The guaranteed minimum income in Jubilee opens up an interesting possibility for self-defence: If Stolypin (for example) threatens to invade, Jubilee should put up signs along the routes the soldiers are likely to use to approach Jubilee. The signs should be in the languages most easily read by Stolypinites (or their mercenaries), and should say “Jubilee welcomes Stolypinites! We will pay you to live here peacefully.”. And then Jubilee should allocate the new immigrants the same guaranteed minimum income all the other Jubilants get.
Would it work?
Well, if the soldiers believed it, then they would immediately have an incentive to defect and live peacefully in Jubilee. In order to maintain their force, Stolypin would need to provide sufficient incentives for the soldiers to keep soldiering.
If they threatened deserters with execution, well, they’d need to come to Jubilee and forcibly collect the defectors. But what force are they going to send there that won’t also have the incentive to defect?
The only option for a Stolypinite invasion seems to be to pay the soldiers more than they’d earn living in Jubilee and doing work of similar difficulty and unpleasantness, which could be expensive, given the guaranteed minimum income, and the consequently likely higher wages there.
So invading Jubilee would be much more expensive than invading another place like Stolypin.
But one crucial thing about this is that the Stolypinite soldiers must believe that they really will be allowed to live peacefully in Jubilee and collect the guaranteed minimum income. Just as a threat of force needs to be plausible to be effective, this “threat” of non-violence and wealth-sharing must also be plausible to be effective.
Having no standing army in Jubilee would be a good start, but that’s not all we need to look at. I suspect it’s quite rare for the army to be called on to assist in deporting illegal immigrants. Jubilee must not have laws prohibiting peaceful people from living there and receiving the guaranteed minimum income, regardless of where they happened to have been born, or whose army they were conscripted into. (And even repentant volunteers for the Stolypinite army should have no reason to expect deportation from Jubilee if they neither threaten nor commit violence while living there.)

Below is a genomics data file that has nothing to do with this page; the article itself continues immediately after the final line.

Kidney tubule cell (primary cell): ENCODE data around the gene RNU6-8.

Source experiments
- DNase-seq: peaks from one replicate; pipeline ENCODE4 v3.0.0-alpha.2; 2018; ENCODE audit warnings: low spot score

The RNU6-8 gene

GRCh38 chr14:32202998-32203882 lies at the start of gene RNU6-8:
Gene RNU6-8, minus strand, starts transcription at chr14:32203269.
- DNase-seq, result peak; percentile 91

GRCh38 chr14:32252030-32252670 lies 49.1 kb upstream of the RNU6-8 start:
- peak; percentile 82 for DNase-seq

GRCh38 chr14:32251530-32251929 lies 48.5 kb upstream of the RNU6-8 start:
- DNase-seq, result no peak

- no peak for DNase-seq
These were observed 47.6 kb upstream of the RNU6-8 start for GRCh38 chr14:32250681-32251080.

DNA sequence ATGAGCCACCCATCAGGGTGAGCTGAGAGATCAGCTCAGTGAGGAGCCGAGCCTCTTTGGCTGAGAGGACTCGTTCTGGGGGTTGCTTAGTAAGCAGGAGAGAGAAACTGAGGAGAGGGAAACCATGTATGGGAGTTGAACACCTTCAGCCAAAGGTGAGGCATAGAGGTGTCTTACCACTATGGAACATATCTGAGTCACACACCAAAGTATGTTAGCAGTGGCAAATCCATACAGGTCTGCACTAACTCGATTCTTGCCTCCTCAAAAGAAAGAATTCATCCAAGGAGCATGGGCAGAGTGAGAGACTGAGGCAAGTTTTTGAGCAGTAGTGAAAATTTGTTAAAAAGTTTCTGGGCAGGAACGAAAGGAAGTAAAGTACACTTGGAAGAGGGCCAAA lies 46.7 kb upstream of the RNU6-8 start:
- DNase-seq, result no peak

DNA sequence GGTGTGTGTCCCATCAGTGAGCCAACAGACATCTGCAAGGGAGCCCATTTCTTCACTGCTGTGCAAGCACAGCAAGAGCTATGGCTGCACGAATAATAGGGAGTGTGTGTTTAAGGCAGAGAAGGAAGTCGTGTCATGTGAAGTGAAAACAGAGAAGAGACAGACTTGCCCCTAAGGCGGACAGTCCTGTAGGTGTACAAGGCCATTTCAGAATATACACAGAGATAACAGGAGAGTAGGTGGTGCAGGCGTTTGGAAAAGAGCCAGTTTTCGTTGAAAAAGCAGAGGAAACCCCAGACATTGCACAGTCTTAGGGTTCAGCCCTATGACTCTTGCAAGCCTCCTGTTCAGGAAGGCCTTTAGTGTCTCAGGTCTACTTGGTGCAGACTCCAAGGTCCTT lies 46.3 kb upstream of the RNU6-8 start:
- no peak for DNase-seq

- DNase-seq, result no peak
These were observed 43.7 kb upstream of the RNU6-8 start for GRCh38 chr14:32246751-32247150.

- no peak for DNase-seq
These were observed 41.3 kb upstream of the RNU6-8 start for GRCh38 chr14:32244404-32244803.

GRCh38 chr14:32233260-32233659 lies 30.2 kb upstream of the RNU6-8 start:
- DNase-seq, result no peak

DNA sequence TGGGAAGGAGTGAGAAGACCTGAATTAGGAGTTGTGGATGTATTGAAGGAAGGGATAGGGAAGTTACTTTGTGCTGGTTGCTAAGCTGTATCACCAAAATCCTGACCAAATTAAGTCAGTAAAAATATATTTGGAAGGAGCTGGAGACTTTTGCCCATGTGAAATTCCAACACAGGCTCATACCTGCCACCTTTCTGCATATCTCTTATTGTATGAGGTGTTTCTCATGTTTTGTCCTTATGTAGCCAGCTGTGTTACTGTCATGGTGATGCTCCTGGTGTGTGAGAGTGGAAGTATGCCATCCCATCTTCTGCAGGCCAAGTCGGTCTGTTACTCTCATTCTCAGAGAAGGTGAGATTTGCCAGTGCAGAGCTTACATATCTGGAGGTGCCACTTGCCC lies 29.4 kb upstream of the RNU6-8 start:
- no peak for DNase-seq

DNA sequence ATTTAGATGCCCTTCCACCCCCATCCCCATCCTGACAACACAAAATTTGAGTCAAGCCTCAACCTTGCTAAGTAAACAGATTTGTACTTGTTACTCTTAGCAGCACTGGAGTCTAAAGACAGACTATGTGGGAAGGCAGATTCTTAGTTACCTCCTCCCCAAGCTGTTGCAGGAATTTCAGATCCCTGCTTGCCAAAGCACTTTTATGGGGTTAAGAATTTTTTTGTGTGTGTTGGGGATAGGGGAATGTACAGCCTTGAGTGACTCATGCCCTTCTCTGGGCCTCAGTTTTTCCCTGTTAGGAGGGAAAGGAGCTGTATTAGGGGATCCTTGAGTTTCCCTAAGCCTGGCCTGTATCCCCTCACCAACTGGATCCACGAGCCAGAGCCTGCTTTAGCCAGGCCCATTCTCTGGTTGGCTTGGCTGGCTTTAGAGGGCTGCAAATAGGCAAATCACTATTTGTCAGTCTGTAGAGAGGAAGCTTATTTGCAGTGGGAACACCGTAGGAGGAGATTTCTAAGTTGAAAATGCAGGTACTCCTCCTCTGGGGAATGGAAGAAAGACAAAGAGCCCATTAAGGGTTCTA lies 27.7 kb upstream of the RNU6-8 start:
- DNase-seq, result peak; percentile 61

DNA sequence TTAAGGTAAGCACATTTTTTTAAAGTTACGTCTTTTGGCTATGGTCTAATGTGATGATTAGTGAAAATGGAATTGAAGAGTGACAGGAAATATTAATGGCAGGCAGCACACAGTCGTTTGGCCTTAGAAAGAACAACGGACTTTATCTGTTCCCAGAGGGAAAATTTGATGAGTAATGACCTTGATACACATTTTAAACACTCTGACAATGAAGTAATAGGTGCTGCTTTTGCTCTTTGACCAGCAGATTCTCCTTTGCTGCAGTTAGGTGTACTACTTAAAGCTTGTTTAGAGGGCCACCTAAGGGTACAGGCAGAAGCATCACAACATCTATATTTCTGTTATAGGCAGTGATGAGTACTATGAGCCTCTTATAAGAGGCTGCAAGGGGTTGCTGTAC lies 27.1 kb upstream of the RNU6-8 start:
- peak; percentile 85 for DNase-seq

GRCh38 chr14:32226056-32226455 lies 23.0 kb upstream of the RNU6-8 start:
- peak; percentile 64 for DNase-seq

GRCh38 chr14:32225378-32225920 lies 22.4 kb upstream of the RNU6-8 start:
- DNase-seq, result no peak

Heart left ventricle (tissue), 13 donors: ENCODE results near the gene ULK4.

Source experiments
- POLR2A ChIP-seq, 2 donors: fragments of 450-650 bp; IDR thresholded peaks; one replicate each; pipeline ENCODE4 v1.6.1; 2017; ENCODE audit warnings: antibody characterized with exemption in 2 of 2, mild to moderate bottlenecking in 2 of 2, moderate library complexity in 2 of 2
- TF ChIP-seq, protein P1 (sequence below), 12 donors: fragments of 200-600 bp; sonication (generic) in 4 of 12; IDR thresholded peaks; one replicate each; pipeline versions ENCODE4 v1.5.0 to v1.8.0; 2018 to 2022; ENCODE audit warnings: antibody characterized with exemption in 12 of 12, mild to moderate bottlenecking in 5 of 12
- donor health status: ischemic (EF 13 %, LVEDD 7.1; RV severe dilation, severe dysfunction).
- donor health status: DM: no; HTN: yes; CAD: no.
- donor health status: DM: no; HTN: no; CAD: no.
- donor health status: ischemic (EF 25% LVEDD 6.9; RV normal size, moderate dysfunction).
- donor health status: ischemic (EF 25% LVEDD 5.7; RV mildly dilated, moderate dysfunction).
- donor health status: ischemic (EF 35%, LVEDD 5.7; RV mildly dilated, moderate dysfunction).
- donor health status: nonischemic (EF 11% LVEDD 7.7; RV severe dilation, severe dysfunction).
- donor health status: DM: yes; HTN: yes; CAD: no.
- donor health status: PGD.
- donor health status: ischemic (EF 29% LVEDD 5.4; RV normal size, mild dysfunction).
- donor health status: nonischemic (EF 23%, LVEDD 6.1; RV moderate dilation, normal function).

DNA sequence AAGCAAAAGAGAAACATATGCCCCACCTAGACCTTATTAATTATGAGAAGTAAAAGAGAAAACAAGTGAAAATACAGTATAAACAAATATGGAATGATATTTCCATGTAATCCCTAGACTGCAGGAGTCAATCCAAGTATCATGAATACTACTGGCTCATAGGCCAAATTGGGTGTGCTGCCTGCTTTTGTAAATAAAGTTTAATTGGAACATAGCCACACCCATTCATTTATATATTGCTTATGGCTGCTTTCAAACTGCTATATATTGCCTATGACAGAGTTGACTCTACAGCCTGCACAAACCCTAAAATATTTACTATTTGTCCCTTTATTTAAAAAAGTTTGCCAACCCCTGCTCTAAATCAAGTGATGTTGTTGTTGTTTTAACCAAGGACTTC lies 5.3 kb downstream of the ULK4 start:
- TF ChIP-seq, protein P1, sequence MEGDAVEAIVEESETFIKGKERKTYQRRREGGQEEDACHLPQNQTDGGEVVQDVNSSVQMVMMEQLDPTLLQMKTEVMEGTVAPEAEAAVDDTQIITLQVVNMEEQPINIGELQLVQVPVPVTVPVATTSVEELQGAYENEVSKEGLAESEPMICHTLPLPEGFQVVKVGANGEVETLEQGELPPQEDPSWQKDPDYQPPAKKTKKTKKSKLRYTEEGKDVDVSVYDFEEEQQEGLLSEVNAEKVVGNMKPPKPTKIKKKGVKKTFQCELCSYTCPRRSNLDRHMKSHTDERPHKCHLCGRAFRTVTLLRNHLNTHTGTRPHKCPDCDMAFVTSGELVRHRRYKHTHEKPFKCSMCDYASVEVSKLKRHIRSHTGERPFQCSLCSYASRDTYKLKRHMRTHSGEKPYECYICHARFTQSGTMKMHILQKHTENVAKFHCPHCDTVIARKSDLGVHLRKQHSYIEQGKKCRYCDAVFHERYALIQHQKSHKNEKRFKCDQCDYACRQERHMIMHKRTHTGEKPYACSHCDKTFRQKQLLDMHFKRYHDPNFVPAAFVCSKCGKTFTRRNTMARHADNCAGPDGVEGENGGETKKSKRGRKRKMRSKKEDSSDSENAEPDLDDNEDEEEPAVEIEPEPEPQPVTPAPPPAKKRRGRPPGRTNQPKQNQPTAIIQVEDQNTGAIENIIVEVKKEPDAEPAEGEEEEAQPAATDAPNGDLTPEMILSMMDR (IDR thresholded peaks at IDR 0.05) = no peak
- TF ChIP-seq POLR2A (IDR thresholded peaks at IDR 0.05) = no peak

The lack of a standing army would also make it much more difficult for anyone to find a pretext to attack Jubilee. “They’re stealing our tenants” seems the most likely motive for opposing Jubilee, but if they say it like that, it sounds like they think they own their tenants. The pretext might need to be that Jubilee is harbouring a peaceful person who’s committed what Stolypinite law classifies as terrorism.
Of course, there’s no guarantee that Jubilee would never be attacked. The Stolypinite landlords might just be wealthy enough to fund an invasion, but if they merely wanted to make Stolypin a more attractive place to live by comparison, they might achieve their purpose without an invasion, by launching a cowardly air or missile attack on Jubilee.
Still, Jubilee’s pacifist self-defence plan seems far cheaper than maintaining a standing army, which is itself no guarantee that no-one will attack. It certainly seems worth trying, even if you hold that pacifism isn’t a moral necessity.
And if the Jubilants really want to spend money on defence against possible attacks, they could build a completely pacifist missile defence system with all the money they’re saving by not maintaining an army. It could even attempt to intercept bombs dropped by planes, and blow up unmanned drones that are sent as part of an attack.